Please start sending your posts to texbirds@xxxxxxxxxxxxx About Painted Bunting with red in back.... There are two different types of 'red' color I see in the backs of male Painted Bunting. One is the maroon line where the blue head meets the green back, the other, actual red like the underparts in the green field of the back. Sibley showed the maroon line at nape/back junction, which many guides missed. It varies in width, some don't show it (younger ad. males?) and some show it broadly (older males?). Then there is the red of underparts that can be seen in the green field of the back. This seems to me to be a result of molt, as I've only seen it during the post breeding period. I've watched the area change in size and shape over a couple weeks on the same bird, first getting larger, then smaller. It looks like there is an undercoat, say like a ladies slip, of red feathers under the green back which becomes exposed when the green back feathers are being replaced. I'm guessing this is what you saw/speak of? I'd say it is normal, though not often seen or noticed. Perhaps all don't molt a big enough patch of feathers at once to expose it? I have one of these birds outside now, with nearly a square inch of solid red like the underparts, dead center in the area of lime green back feathers. It was half that size a week ago. It is in post-breeding molt. But even more interesting to me is that there are immature male Painted Buntings of at least three different plumage types their first summer. Most field guides show one type. There are the green ones that look like females to the extent you can't tell it's a male unless it sings. That is the standard imm. male (first summer) usually depicted. Then there is the type with pale salmon underparts (obviously a male) and green upperparts, and then there are the ones with brighter yellowish underparts, this type will always have some blue feathers in the head, unlike the other two types of immature males. Why three different strategies (or genetic lineages?) to the same end? Some probably have this all figured out but I am not up on the latest literature, so don't know what the deal is, besides birds being fascinating to study. Most of the color variation in the green back is a matter of lighting and wear, I doubt any subspecific attribution is a factor. Mitch Heindel Utopia Quoting David Bryant <highlandbirds@xxxxxxxxx>:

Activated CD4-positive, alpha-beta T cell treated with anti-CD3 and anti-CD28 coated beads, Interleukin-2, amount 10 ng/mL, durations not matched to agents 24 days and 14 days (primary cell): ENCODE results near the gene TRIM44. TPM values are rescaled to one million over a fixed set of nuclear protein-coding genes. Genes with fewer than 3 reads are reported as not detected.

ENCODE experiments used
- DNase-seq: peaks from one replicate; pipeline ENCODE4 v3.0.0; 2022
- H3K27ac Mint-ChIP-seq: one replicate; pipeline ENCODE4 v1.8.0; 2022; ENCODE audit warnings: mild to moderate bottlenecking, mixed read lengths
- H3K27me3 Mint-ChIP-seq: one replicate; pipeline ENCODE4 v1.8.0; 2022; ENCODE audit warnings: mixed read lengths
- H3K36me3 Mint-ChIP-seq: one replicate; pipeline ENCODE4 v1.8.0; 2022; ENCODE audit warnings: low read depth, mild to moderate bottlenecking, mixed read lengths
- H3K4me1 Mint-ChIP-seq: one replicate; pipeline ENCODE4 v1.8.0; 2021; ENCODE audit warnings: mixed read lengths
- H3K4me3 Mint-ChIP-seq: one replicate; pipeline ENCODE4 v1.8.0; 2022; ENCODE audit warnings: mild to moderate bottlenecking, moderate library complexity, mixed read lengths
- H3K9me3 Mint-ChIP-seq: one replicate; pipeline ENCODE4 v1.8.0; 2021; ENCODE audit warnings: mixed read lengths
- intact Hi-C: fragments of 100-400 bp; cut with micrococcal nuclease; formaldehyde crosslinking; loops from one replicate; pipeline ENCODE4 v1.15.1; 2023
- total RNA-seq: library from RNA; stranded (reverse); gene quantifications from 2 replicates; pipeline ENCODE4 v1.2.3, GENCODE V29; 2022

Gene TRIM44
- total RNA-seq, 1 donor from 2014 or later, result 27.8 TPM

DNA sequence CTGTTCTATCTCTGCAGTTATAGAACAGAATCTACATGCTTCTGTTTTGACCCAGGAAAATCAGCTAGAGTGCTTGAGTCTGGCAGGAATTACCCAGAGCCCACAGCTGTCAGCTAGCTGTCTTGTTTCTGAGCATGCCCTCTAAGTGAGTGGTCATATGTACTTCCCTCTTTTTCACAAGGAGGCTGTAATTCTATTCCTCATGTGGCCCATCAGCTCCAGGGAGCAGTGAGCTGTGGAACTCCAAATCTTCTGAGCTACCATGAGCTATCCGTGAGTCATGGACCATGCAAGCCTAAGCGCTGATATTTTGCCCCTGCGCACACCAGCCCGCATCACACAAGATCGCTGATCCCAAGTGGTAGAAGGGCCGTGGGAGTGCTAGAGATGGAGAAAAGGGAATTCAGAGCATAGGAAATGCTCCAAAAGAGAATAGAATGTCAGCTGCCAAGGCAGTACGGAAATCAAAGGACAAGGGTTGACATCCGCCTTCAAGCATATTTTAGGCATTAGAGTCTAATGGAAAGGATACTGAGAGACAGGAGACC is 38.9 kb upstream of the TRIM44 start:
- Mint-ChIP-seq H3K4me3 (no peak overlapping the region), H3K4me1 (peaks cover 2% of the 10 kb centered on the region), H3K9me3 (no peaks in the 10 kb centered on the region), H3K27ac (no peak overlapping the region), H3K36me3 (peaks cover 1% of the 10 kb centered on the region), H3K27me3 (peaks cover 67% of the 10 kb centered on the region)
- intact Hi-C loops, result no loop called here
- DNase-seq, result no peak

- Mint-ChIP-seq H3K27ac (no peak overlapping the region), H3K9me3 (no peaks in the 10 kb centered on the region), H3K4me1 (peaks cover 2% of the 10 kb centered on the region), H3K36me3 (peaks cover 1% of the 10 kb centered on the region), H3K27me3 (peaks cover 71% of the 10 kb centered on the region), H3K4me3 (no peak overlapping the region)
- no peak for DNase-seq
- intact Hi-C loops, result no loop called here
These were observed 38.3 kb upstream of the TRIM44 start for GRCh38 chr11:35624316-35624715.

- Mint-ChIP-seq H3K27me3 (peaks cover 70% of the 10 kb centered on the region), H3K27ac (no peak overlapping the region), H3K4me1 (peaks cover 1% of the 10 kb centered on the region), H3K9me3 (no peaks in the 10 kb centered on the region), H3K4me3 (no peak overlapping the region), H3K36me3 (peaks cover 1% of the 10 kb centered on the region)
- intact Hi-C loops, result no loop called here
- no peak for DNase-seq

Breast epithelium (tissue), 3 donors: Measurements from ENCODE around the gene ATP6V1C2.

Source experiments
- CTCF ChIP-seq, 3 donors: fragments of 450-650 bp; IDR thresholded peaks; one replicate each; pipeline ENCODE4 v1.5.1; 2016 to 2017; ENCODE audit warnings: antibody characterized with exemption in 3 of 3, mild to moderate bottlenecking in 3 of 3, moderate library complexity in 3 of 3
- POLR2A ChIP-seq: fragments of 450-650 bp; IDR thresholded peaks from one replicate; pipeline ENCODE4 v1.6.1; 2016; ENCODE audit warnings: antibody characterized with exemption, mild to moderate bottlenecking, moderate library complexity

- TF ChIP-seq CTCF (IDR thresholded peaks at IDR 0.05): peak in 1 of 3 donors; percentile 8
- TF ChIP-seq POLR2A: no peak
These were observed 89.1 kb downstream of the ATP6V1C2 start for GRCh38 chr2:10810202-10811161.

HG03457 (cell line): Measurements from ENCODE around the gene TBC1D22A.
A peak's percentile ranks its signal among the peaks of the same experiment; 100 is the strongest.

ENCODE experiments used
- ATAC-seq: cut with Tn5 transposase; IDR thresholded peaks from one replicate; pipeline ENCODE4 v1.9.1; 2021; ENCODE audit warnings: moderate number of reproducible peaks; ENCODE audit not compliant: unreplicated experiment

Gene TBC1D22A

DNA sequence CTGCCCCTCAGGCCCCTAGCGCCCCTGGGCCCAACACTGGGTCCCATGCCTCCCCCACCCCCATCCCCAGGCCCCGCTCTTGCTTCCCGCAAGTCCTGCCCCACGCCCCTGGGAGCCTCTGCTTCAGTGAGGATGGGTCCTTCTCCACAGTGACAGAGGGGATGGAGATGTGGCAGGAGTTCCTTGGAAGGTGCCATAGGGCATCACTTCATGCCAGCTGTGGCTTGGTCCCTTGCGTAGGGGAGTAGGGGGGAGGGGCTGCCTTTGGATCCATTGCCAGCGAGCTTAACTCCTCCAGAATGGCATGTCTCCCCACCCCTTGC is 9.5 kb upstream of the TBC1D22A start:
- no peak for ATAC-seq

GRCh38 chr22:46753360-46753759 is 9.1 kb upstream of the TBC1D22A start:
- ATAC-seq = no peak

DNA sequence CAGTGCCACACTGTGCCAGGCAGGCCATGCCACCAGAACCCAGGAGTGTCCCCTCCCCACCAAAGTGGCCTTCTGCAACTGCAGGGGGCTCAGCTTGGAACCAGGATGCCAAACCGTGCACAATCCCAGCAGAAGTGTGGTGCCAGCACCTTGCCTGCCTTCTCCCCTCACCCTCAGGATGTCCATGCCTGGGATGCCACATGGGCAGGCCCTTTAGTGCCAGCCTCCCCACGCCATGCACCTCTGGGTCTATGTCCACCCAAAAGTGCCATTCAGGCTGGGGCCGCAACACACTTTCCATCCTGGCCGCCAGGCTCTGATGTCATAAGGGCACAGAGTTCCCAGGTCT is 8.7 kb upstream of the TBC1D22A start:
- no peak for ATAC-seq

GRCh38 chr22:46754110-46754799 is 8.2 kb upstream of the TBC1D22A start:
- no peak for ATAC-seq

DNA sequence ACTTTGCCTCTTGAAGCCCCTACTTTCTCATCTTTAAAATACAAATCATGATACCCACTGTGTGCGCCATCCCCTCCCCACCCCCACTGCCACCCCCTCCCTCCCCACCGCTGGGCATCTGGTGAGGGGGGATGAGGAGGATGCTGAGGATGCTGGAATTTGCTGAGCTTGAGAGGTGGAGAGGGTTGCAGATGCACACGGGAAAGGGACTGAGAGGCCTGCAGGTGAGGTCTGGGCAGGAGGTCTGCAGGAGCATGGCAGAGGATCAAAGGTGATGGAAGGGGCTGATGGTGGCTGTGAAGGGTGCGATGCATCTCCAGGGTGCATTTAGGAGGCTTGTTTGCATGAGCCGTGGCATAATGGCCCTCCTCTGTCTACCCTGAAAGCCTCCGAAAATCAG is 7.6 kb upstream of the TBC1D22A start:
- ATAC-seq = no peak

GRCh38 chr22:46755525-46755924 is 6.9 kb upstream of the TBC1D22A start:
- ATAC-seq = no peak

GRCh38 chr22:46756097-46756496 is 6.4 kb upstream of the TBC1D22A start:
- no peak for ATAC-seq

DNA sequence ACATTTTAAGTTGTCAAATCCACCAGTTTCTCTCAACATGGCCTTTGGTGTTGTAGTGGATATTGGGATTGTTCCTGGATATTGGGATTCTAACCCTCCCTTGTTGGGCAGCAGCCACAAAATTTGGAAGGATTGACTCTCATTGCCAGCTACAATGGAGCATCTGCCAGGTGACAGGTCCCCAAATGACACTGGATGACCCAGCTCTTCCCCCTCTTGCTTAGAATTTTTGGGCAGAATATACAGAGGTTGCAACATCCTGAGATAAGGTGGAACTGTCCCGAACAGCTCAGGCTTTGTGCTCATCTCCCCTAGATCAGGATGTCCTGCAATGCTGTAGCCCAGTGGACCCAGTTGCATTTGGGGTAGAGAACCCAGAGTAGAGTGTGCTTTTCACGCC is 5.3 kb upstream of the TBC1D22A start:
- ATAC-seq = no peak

As the wild flowers and seeds have begun to dry up, I have noticed more Painted Buntings in my yard. Saturday, I saw a bird with red colors on it's back. Does anybody know if these variations indicate different sub species or are they just genetic anomalies?
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